Here we go again. The political ping-pong in Washington has once again impeded any resolution leading to certainty regarding fiscal policy, and therefore continues to limit the potential of the labor market recovery. As a result, household formation rates remain below potential and continue to act as a drag on the nascent housing recovery and consumer spending. However, despite the leadership deficit and its economic consequences, there is no denying it -- a long-term expansion in housing is taking hold.
First and foremost, even at current, below-trend household formation rates, the inventory of vacant housing units will be reduced to pre-crisis levels over the next three years even if housing starts continue to grow at double-digit rates (source: US Trust Capital Market Outlook December 3, 2012). See the chart below.
(Sources: US Trust Capital Market Outlook 12.03.2012 – Census Bureau; Bureau of Economic Analysis/Haver Analytics)
The increase in the sales absorption to new construction ratio is evident in that completed new homes only spend an average of 5.9 months
(source: US Trust Housing Focus July 2012) on the market. This metric should continue to become more favorable as years of below-trend investment in residential real estate (see chart below) have led to considerable pent up demand. We could see this demand come into the market much more quickly, if only our leaders in Washington would help raise the cloud of policy uncertainty and allow hiring to pick up.
(Sources: US Trust Housing Lift Off July 2012 – Bureau of Economic Analysis/Haver Analytics/US Trust Estimates 2012-2013)
Another factor supporting the housing recovery is that home prices have fallen to a point where it is substantially cheaper to own than to rent. The chart below shows the ratios of home prices to rents and to median family income. The combination of lower prices and extremely cheap credit mean that barring a severe self-induced recession more rational consumers should continue to overcome their “housing hangover” at a faster rate and get back to buying real estate.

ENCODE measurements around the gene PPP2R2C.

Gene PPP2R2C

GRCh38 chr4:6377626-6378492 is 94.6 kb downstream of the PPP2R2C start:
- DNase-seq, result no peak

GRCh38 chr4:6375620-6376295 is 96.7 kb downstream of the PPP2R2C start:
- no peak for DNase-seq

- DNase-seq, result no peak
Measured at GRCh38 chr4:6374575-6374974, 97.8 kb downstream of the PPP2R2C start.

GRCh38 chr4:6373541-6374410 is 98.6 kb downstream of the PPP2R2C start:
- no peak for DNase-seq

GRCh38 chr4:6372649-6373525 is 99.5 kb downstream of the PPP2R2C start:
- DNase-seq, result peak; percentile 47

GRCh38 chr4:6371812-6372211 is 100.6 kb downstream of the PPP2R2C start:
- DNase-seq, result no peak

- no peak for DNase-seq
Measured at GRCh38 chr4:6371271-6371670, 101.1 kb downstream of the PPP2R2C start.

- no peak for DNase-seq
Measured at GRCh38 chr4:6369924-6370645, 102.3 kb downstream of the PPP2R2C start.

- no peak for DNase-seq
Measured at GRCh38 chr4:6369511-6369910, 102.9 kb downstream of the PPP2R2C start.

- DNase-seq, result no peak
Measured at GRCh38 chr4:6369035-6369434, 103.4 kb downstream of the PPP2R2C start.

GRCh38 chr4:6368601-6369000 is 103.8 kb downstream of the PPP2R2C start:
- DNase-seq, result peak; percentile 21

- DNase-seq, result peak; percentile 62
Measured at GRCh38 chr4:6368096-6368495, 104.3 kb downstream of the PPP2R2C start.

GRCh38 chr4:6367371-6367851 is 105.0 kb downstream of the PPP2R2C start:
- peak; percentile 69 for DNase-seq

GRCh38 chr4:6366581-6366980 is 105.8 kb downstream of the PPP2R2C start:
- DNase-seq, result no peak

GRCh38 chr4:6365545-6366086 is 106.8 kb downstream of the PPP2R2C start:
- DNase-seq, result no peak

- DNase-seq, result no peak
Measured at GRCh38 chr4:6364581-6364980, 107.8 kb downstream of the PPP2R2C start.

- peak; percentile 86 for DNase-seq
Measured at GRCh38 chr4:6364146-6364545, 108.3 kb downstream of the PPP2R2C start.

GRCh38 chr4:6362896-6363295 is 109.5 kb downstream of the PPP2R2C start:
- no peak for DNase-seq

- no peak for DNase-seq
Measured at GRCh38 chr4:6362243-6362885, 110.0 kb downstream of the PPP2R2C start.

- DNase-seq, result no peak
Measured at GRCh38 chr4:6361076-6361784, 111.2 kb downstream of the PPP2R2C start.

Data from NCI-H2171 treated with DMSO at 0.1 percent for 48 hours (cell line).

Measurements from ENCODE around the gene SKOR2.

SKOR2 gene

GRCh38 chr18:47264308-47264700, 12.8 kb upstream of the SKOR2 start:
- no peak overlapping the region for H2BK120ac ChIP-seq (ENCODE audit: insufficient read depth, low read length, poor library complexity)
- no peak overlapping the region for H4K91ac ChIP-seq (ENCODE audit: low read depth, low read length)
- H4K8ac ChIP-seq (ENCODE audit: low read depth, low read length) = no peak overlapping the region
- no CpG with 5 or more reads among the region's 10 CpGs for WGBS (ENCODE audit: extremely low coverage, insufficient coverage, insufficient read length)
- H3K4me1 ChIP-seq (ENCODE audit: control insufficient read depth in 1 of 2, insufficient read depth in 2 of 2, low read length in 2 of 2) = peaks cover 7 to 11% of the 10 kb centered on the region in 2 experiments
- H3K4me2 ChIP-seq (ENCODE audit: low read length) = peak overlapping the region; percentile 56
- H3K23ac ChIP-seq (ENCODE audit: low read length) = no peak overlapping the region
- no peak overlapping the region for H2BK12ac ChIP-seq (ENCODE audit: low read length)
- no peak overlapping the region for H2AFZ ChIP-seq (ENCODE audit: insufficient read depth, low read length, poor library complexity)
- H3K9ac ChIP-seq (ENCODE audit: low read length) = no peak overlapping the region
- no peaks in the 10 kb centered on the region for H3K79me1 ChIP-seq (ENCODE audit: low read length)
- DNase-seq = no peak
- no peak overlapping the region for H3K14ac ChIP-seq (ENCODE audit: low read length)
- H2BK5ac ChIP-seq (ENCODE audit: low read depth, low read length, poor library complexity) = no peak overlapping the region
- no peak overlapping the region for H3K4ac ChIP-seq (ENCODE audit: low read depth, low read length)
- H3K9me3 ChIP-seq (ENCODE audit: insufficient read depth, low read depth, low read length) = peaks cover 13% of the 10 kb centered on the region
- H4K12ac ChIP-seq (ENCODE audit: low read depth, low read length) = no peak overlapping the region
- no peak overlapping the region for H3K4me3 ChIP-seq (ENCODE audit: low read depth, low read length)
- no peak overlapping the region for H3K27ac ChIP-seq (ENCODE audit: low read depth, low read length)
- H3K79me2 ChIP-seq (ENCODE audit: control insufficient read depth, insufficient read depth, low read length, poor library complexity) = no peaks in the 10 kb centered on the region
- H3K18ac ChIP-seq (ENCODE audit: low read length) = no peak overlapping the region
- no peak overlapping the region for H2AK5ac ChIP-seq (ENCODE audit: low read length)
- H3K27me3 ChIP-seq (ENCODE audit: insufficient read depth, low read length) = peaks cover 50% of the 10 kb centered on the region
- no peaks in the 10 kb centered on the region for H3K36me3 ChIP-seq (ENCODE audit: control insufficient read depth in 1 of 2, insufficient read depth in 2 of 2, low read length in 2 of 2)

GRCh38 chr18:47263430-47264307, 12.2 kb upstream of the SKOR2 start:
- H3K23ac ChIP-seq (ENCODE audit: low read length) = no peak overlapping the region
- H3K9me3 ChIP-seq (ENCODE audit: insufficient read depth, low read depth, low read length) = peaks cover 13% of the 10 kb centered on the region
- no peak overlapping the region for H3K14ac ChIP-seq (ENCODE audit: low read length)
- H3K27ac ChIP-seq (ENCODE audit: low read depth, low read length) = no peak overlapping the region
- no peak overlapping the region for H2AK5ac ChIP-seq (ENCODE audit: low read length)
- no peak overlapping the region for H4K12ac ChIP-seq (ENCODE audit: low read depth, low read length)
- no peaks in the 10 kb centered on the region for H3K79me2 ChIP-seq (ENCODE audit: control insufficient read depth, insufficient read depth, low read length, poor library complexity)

As a result, we have begun to see prices stabilize and even begin to increase nationally. Continual home-price increases are critical to a sustainable overall economic recovery as they have a powerful positive effect on household balance sheets and consumer confidence and thus are a key driver of consumer spending and future economic expansion.
Source: US Trust Housing Liftoff July 2012 – Corelogic; Federal Housing Finance Agency; National Association of Homebuilders; National Association of Realtors, Standard & Poors/Haver Analytics
So, while the recovery of the labor market is well below its potential, the housing market is poised to overcome. Strengthening fundamentals resulting from years of below-trend investment, favorable demographics/household formation rates, and cheap credit combined with prices at generational lows mean that not even the best effort from our elected officials should be able to stop what should be a slow but consistent improvement in the housing sector.
Editor's note: This article originally appeared on investing and economics site, See It Market.
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